As Chileans celebrate the young leader and his potential, important and necessary changes the country needs, it is somewhat unclear how the mining industry will adapt to new changes from the millennial president. As talks of a greener economy continue, Boric does not want to take away incentives to invest in the mining sector, according to Kracht, head of the mine engineering department at the University of Chile and a director at copper research center CESCO. However, Boric may find difficulty balancing his agenda with balancing the success of the country’s mining industry.
“There’s no intention to change the rules of the game, just to strengthen institutionality so that things function better,” Kracht said.
Chile is home to some of the biggest copper mining companies in the world, including state-owned Codelco, BHP Billiton (ASX:BHP), Glencore (LON:GLEN), Anglo American (LON:AAL) and Antofagasta (LON:ANTO). Having this many big miners in one country shows the work Boric has cut out for himself in the coming years.
The National Mining Society (Sonami) said in a statement that voters have “sent a clear message” about the need to maintain Chile’s economic and social development. “We trust that the spirit of programmatic convergence, moderation and openness to dialogue shown during the last week of the campaign will prevail,” it added.
However, an already alarming decision has already been made from Boric regarding future mining operations. He pledged to oppose the $2.5 billion iron-copper mine, known as the Dominga mine, which was just approved in August after years of legal battles back and forth.
“We don’t want more ‘sacrifice zones’ (areas of high pollution), we don’t want projects that destroy our country, destroy communities and we exemplify a case that has been symbolic: No to Dominga,” Boric said.
This is an environmentally controversial project that investors will be watching out for in the future. His pledge to oppose the mine could be seen as a warning shot for companies outside of ESG compliance. Besides such projects, the economic benefits of the mining industry and the large windfall taxes they produce for the country will be at the top of every discussion for Chile’s Constitutional Assembly.
Environmental reform is only one side of the agenda for the incoming President, and while some projects will need to adjust to regulations or shifts in the economic climate, the mining industry is prepared to deal with challenges from a shifting political climate.
Chile is also home to the world’s largest lithium reserves, the important metal that is being used around the world for mainly electric vehicle batteries. These EV batteries eliminate the need for gases and fossil fuels, which have a huge negative impact on the environment.
Boric in the past has criticized privatization in the mining sector and would like to see the state have its own lithium firm. The country is also debating raising taxes on mining firms, which Boric supports, along with a stalled bill to protect glaciers in the mineral-rich Andes. The mining industry fears this new bill could potentially “risk current mines and obstruct new ones.”
Firms affected by these potential changes include Codelco, as well as Anglo American’s Los Bronces, Los Pelambres of Antofagasta, and Caserones, linked to JX Nippon Mining. While major mining companies may see their tax bills rise, junior mining companies could remain largely unaffected as this only applies to certain larger thresholds for projects that exploration companies might not pass.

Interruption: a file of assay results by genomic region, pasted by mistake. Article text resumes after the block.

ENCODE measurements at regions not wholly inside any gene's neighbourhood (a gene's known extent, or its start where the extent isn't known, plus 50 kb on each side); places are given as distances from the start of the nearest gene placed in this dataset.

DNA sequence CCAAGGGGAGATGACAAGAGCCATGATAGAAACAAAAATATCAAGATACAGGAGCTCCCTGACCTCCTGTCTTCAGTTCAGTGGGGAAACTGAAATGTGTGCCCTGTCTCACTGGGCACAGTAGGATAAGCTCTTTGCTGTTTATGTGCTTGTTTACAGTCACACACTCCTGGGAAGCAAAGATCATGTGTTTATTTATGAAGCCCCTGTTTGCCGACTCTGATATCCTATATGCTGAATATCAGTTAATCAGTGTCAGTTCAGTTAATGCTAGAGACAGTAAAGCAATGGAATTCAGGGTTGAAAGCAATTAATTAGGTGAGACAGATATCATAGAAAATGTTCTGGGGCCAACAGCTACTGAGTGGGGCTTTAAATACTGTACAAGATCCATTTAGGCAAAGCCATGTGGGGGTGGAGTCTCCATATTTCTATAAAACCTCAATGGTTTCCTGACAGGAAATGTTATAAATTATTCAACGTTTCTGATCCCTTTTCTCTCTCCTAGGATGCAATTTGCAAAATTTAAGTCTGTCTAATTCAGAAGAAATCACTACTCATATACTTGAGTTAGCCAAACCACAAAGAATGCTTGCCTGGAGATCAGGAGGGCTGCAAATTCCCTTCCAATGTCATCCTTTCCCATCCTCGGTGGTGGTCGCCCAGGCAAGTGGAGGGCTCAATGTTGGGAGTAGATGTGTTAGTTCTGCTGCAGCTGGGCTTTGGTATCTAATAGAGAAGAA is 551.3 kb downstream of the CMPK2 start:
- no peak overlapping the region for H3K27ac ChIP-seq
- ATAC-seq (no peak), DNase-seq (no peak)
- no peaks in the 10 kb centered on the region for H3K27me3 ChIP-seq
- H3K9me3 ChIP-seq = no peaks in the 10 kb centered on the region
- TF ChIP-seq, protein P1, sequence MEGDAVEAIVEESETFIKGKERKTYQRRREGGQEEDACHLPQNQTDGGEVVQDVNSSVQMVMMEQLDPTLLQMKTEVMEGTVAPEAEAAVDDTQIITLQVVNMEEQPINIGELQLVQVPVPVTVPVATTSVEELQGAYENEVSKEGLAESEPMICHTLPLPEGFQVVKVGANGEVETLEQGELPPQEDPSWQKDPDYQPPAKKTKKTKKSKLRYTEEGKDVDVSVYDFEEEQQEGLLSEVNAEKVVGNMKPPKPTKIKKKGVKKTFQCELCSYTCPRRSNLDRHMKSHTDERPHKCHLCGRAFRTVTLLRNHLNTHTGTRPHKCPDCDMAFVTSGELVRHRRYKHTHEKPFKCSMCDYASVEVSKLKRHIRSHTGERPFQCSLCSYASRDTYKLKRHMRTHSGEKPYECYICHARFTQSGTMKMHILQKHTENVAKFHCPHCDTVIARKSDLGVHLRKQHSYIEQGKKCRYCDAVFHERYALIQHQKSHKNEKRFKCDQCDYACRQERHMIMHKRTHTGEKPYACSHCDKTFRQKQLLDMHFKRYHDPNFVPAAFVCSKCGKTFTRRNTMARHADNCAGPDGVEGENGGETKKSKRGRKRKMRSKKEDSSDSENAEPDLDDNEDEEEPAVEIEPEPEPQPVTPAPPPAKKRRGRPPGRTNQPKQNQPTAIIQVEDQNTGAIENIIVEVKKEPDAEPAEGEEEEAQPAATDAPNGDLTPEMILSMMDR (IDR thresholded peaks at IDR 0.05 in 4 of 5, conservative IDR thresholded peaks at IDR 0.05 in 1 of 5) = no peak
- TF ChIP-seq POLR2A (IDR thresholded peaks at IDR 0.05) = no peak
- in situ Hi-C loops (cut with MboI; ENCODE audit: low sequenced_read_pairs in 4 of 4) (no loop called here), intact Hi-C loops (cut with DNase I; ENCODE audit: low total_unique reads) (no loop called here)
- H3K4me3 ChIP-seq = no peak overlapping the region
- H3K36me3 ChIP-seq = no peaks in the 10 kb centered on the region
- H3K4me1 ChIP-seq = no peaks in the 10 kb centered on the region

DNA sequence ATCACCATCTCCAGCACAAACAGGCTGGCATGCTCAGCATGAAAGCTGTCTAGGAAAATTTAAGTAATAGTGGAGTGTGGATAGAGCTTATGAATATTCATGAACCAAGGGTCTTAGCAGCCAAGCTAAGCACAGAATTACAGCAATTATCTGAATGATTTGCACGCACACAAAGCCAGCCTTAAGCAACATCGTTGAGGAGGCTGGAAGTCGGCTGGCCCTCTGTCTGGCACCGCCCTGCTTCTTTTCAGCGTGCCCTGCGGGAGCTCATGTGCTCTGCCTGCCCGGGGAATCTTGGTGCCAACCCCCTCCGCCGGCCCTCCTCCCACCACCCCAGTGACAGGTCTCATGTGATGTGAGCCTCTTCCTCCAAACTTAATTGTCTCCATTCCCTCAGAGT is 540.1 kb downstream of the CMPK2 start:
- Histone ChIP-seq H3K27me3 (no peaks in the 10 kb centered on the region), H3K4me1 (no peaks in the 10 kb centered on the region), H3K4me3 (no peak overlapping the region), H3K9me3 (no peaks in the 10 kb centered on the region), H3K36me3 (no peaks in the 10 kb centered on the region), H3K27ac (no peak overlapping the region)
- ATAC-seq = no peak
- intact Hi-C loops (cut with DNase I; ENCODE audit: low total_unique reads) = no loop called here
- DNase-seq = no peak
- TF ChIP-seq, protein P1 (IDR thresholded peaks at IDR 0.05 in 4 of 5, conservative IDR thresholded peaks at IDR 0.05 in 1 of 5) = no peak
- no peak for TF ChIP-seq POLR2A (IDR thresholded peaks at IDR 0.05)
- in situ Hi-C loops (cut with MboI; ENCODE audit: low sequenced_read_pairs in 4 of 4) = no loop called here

Boric is passionate about saving the environment, but also understands these changes need to be gradual in order to support its mining firms and economy.
“Not everything can be done at the same time and we will have to prioritize to make progress that allows us to improve, step by step, the lives of our people,” he said.
It is unclear how the decisions of the new, young president will pan out. The environment is an important and necessary aspect of life for everyone, and the mining sector is an important and crucial part of the economy. Mining companies will be anxiously watching for signs of a friend or foe in the Presidential Palace.
Antofagasta’s Centinela mine in Chile is the company’s first to obtain the international Copper Mark. The Copper Mark program is voluntary and open to all industry members. The certification is a bonus for the miner as it forges a sustainable path forward at its mines. The Copper Mark conveys a copper producer’s commitment to meet industry sustainability standards throughout operating practices and is a signal to investors and other stakeholders that the company has a credible verification of those practices at copper production sites.
The General Manager of Centinela Carlo Espinoza said, “After a rigorous process, involving self-assessment and an independent audit, we are very proud to be the first mining operation in the company to obtain the Copper Mark, which certifies that our operating and other processes are carried out in accordance with the best sustainability practices in the industry.”
The certification can be applied for mines, smelters, and refineries as well. The Copper Mark is not a simple program to enter and requires that the mine in question meets the criteria for a sustainable copper project. It requires a steady flow of information on site-level, risk-management practices, and public reporting on the positive on-the-ground impact.
Ivan Arriagada, CEO of Antofagasta plc, commented: “The importance of obtaining this certification lies in Antofagasta’s commitment to modern and sustainable mining, which transparently incorporates the best practices for the global mining industry.”
The Copper Mark is a difficult compliance bar to pass, requiring compliance with 32 criteria spread over five main categories, including business and human rights, community, labour and working conditions, environment, and governance. Once the initial mark has been awarded, Copper Mark continues to follow up the initial certification with continuous review within the first year. After the first year, Copper Mark returns every three years to certify ongoing compliance with the criteria on the ground at the mine and throughout management.